Again, this is directed at the men in the audience. Jesus is pointing the finger at them. He’s telling them that they are as guilty as a woman who commits adultery. Those who divorce their wives for their own selfish reasons, they are guilty.

Jesus is flipping the script and offering protection for the women of the day.

What does the Bible say about divorce? Those that divorce their spouse for selfish reasons are guilty.

What Does Jesus Say About Divorce: Matthew 19:1-12

At this point in Jesus’ ministry the Pharisees are always trying to trap him. But Jesus doesn’t back down; he’s not afraid of a good fight. In this case, Jesus is tested about his knowledge of divorce (Matthew 19:1-12).

“Is it lawful to divorce one’s wife for any cause?”

We know this is a trap, Matthew points that out to us. But what we might miss is how exactly this traps Jesus. This question is based around whether Jesus follows the teaching of Shammai or Hillel. No matter how he answers, which side he chooses, he is likely to alienate half the crowd listening.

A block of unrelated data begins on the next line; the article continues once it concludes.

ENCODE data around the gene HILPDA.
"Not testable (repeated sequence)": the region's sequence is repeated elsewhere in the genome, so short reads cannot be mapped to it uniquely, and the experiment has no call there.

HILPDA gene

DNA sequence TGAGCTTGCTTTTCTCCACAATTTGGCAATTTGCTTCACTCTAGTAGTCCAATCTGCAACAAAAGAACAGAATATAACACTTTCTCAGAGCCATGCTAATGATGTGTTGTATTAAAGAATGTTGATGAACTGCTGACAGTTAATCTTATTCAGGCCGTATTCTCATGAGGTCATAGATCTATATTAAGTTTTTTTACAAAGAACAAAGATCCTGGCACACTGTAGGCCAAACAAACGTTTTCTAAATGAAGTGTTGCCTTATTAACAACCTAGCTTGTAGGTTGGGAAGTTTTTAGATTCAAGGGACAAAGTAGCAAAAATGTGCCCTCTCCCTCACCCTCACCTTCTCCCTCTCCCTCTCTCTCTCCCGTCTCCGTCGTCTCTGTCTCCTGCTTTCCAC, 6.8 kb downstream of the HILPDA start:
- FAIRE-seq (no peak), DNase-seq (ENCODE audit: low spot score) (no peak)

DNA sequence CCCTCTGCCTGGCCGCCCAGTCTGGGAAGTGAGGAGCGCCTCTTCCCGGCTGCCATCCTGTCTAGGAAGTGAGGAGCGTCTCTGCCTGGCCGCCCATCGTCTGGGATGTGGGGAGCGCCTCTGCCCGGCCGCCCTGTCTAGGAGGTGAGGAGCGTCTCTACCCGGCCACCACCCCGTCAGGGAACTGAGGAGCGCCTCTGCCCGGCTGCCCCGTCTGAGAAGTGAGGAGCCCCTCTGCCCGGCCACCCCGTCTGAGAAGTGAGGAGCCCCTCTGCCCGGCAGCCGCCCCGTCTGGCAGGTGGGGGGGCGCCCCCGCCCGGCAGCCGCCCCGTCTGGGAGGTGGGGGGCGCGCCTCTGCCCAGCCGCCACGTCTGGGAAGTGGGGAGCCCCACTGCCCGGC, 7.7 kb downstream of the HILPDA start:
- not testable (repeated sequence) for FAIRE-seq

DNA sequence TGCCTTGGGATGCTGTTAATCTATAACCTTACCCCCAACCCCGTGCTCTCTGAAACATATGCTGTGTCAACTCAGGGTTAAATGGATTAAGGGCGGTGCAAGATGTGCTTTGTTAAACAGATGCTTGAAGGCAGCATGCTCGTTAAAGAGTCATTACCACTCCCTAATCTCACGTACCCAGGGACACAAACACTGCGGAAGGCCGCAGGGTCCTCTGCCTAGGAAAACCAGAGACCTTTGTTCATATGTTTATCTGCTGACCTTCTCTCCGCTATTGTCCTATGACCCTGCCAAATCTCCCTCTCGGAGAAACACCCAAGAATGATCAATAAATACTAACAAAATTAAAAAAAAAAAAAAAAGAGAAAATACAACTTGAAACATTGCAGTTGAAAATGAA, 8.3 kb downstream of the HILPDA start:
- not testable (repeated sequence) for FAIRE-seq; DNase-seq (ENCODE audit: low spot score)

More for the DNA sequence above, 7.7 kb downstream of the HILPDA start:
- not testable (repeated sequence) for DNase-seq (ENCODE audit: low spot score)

Knowing what’s going on, Jesus starts off with a jab at the Pharisees… “Have you not read” this would have been an offensive question to the religious elite who not only have read but had memorized much of the scriptures. But Jesus is showing that while they might know what the scriptures say, they missed the true meaning.

With that Jesus dives into his teaching on divorce.

The question posed to Jesus aligns closely with Hillel’s teaching, that a man could divorce his wife for any offense. We clearly know that is not where Jesus lands. However he doesn’t fully align with Shammai’s view either in two key ways.